My first visit to Poland was when I was 8. The second visit of this place that I would come to love so truly didn’t happen until 13 years later. I had been learning Polish for two years and was excited and curious for this country that I had but a dim and distant memory of. After all, I had decided to make it part of my life by studying its language, culture and, above all, its literature. I signed up for a four week language course in Kraków.
Krakow Panorama, Poland
Back then, one rather chilly day in early March, I got off the bus from the airport at the main station just by the Planty, a green belt, a little park that encircles the old town. Looking up to a grey sky and breathing in Polish air for the first time as an adult, I was full of anticipation and a giddy nervousness, as though I was going on a first date. The church towers led the way, and I walked towards them in the direction I supposed the old town’s center to be in. I walked down Floriańska Street towards the Rynek, the main square. I didn’t know that Floriańska was a famous street. I didn’t know it led to the Rynek. My legs carried me on as if they knew they way, as if they’d walked it a hundred times. A feeling, nay, a certainty came over me that I had been here before. There was music everywhere. Pictures flashed in front of my inner eye, pictures of heavy red velvet curtains that I would see at Cafe Singer in the Jewish quarter Kazimierz later during my stay. My soul seemed to recognize the city from a former life. Until today I feel sure that this first visit to Kraków wasn’t actually the first. Instead, I was coming home in many strange, yet very natural and sensible ways.
When people ask me today why I love Kraków, this experience is really the only answer I have for them. To be quite honest I don’t understand the question. Kraków was the first city I ever really fell in love with. I have been there many times since, and every visit just makes my love for it grow.
A collage of memories:
Sitting bei Wisła (Vistula) River, just below Wawel, which is the castle hill. A sunny day in early April. The river is making a large bend here, and it runs calmly and proudly as though it couldn’t ever run wild and burst its banks. In this moment I realize that I have never felt like a stranger in this city.
Or having my first Zapiekanka at Plac Nowy (New Square) in Kazimierz. Zapiekanka is the Polish version of fast food: a baguette, essentially with mushrooms and cheese, grilled in the oven and topped with lots of ketchup and chives. Yum! And there’s no place in all of Poland where they are better than at the Okrąglak, the funny looking round building inmidst of the square that used to be a market hall. So say the locals, and so say I.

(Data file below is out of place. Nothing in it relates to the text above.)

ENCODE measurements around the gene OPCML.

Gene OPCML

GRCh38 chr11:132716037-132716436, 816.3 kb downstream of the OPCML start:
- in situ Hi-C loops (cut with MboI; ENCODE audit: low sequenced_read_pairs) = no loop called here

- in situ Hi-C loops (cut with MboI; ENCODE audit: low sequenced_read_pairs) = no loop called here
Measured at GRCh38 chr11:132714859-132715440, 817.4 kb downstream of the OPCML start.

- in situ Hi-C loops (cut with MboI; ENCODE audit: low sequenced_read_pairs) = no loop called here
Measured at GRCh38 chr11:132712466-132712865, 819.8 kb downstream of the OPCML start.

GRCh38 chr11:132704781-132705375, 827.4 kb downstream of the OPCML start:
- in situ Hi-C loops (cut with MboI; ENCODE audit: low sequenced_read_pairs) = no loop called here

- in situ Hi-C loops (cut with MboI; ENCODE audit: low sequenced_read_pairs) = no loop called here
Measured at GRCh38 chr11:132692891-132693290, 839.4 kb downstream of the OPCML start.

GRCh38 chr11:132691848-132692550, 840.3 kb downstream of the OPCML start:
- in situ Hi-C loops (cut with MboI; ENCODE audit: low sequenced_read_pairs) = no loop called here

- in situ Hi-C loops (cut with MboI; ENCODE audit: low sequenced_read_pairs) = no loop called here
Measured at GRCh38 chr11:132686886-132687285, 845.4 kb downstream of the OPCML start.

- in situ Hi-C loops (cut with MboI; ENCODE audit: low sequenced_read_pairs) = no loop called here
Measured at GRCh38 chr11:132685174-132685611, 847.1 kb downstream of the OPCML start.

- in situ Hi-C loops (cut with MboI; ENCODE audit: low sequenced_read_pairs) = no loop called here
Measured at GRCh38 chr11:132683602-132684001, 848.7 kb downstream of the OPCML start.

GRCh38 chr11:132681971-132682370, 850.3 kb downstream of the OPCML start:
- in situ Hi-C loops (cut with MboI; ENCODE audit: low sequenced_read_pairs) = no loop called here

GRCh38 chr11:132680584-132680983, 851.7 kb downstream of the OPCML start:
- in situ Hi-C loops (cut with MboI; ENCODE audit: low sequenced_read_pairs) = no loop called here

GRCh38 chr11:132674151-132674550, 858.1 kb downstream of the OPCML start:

Okraglak, Plac Nowy, Krakow, Poland
Running across the Rynek, hurrying to meet someone or other, and from the tower of Mariacka, St. Mary’s church with the two unevenly high towers, the melody of the Hejnał is sounding out to my ears, falling right into my heart, and I have to stop and listen to it. „Hejnał“ (which funnily enough is pronounced something like „hey, now“) is derived from a Hungarian word for Dawn. It is a very old Polish signal melody. Legend has it that when the Mongols tried to invade Poland in the middle ages, a guard was keeping watch on the tower and sounded the Hejnał to warn the people of Kraków when the army approached the city. He was shot mid-melody so that he couldn’t finish. Until today, every full hour an interrupted Hejnał is sounded in all four directions from Mariacka’s tower. Yes, even in the middle of the night. No, it is not a record. Listen to it here.
Mariacka, Krakow, Poland
Having a kosher* dinner at Klezmer Hois in Kazimierz and accidentally stumbling upon a Klezmer concert in the room next door. I’m standing in the door way, covertly hidden away. In front of a  delicate dark red curtain with golden ornaments, there is a man with a double bass, one with an accordion and a young woman with a violin. Their play is sweet and snappy, lively and melancholy. Hava Nagila. Bei mir bist du scheen. The woman will at times put down the violin and start singing. Her voice is deep and velvety, it sounds like the dark wood boarding on the walls. Like the stone pillars and the lace doilies on the tables. From dark depths, the voice is softly climbing up, sighing high, desperate, the way Klezmer clarinettes usually do. I feel like sighing myself. Magical, magical Kraków.
Klezmer Hois, Krakow, Poland

„Eastern Europe? Why???“

Ever since I have more seriously joined the travel blogosphere, I have met all kinds of great people, read very many wonderful stories, narratives and articles on all kinds of different destinations, been part of a few excellent twitter chats on travelling and gotten to know a lot of different travel ways, fashions and likes. I am learning so much and I really love the community. There is just one thing that strikes me again and again, and it is time that I took up the cudgels for something that is almost ridiculously under-represented in the travel blogging community – and that is my beloved Eastern Europe.

Sveti Stefan, Montenegro

Montenegro – did you know that Eastern Europe was this beautiful?